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[188] orders of Grant and Sherman, he persisted in maintaining garrisons at numerous places which they had directed him to abandon, and his army was numerically smaller than either of them supposed or intended. Granger was at this time at Decatur with five thousand men, Rousseau at Murfreesboroa with five thousand more, and Steedman at Chattanooga with five thousand, though not a company of rebels was under arms within a hundred miles of either position; for the entire strength of the Confederacy between the Mississippi and the Alleghanies was concentrated in front of Schofield. On the 20th of November, there were reported ‘present, equipped for duty,’ in Thomas's command, fifty-nine thousand five hundred men. Of these, twenty-five thousand were scattered in garrisons away from the actual front. Hood's effective force at the same time was thirty thousand six hundred infantry, and, as near as can be ascertained, seven thousand cavalry.1

1 General Thomas says in his ‘Official Report:’ ‘My information from all sources confirmed the reported strength of Hood's army to be from 40,000 to 45,000 infantry, and from 12,000 to 15,000 cavalry.’ This, however, was a very large over-estimate. Hood's returns show his effective total, on the 6th of November, to have been 30,600, not including Forrest's cavalry. There is no actual return of Forrest's command in existence later than that of July 30, 1864, when he reported his effective total as 5,357. He states, in his report dated Jan. 24, 1865: ‘On my arrival at Florence [Nov. 17], I was placed in command of the entire cavalry then with our army of Tennessee, consisting of Brigadier-General Jackson's division and a portion of Debrell's brigade, under command of Colonel Biffle, amounting to about 2,000 men, together with three brigades of my former command, making in all about 5,000 cavalry.’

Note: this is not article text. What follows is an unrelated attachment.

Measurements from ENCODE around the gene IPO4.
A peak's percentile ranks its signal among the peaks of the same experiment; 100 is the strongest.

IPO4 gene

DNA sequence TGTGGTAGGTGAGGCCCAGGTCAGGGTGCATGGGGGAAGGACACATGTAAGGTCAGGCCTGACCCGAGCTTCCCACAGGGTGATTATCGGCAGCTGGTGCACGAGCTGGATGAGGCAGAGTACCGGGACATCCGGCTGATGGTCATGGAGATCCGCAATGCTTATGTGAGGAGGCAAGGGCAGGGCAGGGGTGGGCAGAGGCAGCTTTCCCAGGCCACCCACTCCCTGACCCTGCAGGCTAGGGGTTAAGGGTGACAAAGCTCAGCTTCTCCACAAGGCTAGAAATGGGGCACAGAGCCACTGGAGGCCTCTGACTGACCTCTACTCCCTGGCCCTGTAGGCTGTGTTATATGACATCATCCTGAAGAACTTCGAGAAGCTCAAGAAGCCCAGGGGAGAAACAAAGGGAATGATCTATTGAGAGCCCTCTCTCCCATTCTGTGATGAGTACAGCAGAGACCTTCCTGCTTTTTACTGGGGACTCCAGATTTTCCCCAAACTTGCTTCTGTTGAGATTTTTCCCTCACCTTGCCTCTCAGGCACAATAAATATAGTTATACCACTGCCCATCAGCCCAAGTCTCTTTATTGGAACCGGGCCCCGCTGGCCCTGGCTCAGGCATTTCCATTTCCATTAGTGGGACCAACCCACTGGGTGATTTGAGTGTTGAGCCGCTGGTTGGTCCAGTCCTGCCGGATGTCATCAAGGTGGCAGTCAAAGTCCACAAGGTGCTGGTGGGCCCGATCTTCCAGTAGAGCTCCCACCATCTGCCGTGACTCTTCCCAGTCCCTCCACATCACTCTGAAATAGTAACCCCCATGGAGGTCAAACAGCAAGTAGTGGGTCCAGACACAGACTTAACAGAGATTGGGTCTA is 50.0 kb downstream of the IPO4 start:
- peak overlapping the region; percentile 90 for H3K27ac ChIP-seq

On the 10th of November, General Richard Taylor returned his effective force at 15,024, and on the 20th, 10,422: in his column of remarks of the latter date appears this note: ‘Forrest's command transferred to army of Tennessee.’ This would make Forrest's numbers 4,602, in addition to the 2,000 he says he found in the army of the Tennessee. Even allowing for the depreciation of a beaten commander, his force can hardly have been more than 7,000 strong. Schofield and Wilson, however, both estimated it at 10,000.

The rule I have adopted, in determining the numbers of armies, is to accept the official returns as conclusive, whenever they are in existence; not the reports after a battle or a campaign, when figures on both sides are often only estimates, but the field returns, made by commanders to their military superiors, so far as possible, without reference to any particular engagement. If this rule is applied to both sides, I know of none fairer.

I have made careful examination of the rebel records, and there is nothing in any despatch, report, or return, to show that Hood received the reinforcement of a man, after he left the Tennessee; or that any troops were included in his command, besides those on the above return, and Forrest's cavalry. See Appendix for Returns of Thomas and Hood, during October, November, and December, 1864.

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